• We also hear and see a crew member putting their fingers into the gooey and exposed brain of a bio-mechanical being.
  • A creature drives a large hole through a crew member, killing him (and is very bloody).
  • We see the "shop room" where many gross and bloody human body parts are being worked on or assembled into bio-mechanical beings.
  • By the end of the film, the surviving crew members are somewhat bloody.
  • Foster encounters many bloody and floating dead bodies.
  • A man is bloody and we see pieces of metal sticking up through his body.
  • We see another character's face that is very bloody.
  • Everton is only concerned with his own financial well-being, and threatens the others and eventually sides with the alien life force so that he can get his money.
  • Depending on the viewer's age and tolerance for such material, the following (and what's listed under "Blood/Gore" and "Violence") may or may not be tense or scary to them.
  • The scene where an electrical energy force envelops a space station and then attacks its crew, as well as that of a science ship, may be scary to some viewers.
  • Some may find scenes where the salvage tug (and later the Russian science ship) goes through the crashing waves of a typhoon (and appear ready to sink) to be suspenseful.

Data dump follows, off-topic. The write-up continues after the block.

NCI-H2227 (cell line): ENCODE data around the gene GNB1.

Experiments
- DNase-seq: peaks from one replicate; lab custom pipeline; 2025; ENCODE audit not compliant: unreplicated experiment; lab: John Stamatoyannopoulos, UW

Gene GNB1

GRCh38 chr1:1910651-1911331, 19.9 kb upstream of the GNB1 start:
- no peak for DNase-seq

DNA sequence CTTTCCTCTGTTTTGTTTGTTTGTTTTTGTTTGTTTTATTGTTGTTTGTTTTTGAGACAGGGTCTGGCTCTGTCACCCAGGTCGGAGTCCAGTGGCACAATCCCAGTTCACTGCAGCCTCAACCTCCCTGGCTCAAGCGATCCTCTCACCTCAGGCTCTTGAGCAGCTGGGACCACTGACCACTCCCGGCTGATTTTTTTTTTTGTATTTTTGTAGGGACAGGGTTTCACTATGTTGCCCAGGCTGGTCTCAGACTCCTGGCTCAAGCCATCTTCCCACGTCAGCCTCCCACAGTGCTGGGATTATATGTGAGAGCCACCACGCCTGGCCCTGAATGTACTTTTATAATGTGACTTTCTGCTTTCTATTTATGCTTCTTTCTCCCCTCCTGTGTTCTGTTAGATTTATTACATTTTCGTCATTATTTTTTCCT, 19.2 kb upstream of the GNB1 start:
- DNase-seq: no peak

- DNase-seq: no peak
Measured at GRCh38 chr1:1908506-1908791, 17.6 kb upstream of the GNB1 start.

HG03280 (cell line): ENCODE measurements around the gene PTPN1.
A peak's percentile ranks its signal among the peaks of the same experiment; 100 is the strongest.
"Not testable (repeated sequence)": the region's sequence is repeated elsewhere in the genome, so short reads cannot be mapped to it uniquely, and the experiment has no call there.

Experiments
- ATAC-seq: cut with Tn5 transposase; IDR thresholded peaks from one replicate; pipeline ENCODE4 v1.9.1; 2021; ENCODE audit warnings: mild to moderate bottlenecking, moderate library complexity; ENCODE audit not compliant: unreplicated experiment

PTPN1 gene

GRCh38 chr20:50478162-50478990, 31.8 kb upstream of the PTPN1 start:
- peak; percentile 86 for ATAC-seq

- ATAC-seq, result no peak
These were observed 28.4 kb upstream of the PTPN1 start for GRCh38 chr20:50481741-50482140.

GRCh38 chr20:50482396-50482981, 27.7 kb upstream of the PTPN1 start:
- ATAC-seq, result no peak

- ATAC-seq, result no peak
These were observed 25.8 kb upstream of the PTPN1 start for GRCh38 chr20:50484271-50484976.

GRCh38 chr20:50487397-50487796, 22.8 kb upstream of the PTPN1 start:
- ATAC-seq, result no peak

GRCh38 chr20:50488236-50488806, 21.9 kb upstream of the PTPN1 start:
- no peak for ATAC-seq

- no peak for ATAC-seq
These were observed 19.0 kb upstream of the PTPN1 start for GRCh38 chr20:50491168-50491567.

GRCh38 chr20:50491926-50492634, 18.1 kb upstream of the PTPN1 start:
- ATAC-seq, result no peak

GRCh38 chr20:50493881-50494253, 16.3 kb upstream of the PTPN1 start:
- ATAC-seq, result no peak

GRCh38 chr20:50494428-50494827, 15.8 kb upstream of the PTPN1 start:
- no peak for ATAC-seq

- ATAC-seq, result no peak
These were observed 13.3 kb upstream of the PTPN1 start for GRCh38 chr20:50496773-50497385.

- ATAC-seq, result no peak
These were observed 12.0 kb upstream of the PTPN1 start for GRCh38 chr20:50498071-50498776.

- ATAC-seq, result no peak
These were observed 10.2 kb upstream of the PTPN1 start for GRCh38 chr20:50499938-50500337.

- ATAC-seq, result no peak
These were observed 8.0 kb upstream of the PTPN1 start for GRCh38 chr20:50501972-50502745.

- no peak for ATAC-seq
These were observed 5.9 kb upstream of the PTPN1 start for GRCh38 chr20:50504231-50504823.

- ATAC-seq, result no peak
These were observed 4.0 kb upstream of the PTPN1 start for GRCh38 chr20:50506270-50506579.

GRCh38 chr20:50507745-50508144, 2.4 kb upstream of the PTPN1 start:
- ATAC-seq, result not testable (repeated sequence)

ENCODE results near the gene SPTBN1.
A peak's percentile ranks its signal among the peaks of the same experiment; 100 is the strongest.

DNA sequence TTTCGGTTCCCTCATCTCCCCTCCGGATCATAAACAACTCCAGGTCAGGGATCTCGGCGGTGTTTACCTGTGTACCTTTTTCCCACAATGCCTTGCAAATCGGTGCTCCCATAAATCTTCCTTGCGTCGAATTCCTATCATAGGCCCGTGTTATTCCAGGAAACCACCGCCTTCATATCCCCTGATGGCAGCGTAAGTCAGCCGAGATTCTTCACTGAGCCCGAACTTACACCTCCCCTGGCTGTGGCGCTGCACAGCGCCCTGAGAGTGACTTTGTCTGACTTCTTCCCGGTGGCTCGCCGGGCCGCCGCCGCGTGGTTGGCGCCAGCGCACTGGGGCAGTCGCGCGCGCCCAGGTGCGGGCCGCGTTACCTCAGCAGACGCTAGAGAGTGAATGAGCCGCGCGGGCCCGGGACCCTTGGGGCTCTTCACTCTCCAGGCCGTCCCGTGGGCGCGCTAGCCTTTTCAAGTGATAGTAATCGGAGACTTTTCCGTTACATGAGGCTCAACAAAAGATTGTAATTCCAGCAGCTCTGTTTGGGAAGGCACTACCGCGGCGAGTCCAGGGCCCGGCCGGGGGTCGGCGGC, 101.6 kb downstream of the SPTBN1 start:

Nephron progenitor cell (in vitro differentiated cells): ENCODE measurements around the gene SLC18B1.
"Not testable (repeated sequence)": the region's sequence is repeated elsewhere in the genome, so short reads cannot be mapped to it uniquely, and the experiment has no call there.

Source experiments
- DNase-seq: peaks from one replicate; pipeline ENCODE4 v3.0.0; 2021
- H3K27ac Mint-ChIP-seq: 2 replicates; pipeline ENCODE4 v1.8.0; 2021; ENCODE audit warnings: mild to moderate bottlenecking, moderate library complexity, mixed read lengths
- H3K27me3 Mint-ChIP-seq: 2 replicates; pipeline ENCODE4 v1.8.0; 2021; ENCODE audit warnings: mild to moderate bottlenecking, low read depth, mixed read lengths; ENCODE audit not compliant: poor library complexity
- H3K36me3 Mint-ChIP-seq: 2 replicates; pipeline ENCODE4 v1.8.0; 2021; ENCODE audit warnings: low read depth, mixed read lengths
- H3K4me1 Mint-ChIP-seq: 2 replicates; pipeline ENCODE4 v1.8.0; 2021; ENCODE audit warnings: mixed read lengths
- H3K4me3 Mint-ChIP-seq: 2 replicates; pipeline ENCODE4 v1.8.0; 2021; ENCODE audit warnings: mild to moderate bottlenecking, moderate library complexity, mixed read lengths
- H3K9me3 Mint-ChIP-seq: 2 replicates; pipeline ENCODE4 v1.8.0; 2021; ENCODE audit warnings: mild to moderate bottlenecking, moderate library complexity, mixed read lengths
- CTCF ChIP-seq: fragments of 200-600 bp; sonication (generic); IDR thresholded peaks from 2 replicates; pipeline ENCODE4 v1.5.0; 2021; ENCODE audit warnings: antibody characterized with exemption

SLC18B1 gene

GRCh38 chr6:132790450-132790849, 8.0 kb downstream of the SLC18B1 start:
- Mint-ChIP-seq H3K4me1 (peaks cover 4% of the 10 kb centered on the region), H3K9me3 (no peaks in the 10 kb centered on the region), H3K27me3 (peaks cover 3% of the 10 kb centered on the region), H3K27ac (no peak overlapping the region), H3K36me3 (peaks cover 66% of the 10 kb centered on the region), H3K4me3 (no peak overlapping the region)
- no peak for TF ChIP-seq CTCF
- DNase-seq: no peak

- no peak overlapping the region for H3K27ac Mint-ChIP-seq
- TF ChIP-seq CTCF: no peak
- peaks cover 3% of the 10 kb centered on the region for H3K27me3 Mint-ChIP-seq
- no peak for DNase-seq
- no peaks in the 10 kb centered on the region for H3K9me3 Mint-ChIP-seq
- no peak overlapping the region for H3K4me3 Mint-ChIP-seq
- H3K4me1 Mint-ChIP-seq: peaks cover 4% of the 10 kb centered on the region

• Everton, suicidal over losing his salvaged find, puts his revolver in his mouth, ready to kill himself, but doesn't.
  • Various scenes (that occur throughout the film) where the crew board the Russian science ship, or slowly make their way through her passageways, wary of what they may find, may be scary or suspenseful to some viewers.
  • The Sea Star quickly begins to sink with Hiko trapped onboard and the others must rescue him.
  • Squeaky crawls into a small tunnel following a slowly moving cable and is then grabbed and strangled by some of them.
  • Some crew members are nearly washed overboard (and one finally is).
  • The last third of the movie consists of many scenes where the large bio-mechanical beings chase after and/or kill the crew members who hope to blow up and sink the ship to kill those creatures may be tense or scary to audience members.
  • Handguns/Shotguns/Machine guns/Grenades: Carried and/or used to threaten, wound, or kill people and bio-mechanical beings. See "Violence" for details.
  • Phrases: "Shut the f*ck up," "Holy sh*t," "Screwed" (nonsexual), "Bloody," "Bloody hell," "That sucks" and "Bastard."
  • Everton, suicidal over losing his salvaged find, puts his revolver in his mouth, ready to kill himself, but doesn't.
  • Upon opening a door, several birds suddenly fly out.
  • A person suddenly jumps out and fires a machine gun at several crew members.
  • A separated brain suddenly slaps back together again and a creature suddenly pops up and grabs a person.
  • A person suddenly grabs another person.
  • An extreme amount of frightening, suspenseful and action-oriented music occurs throughout the film.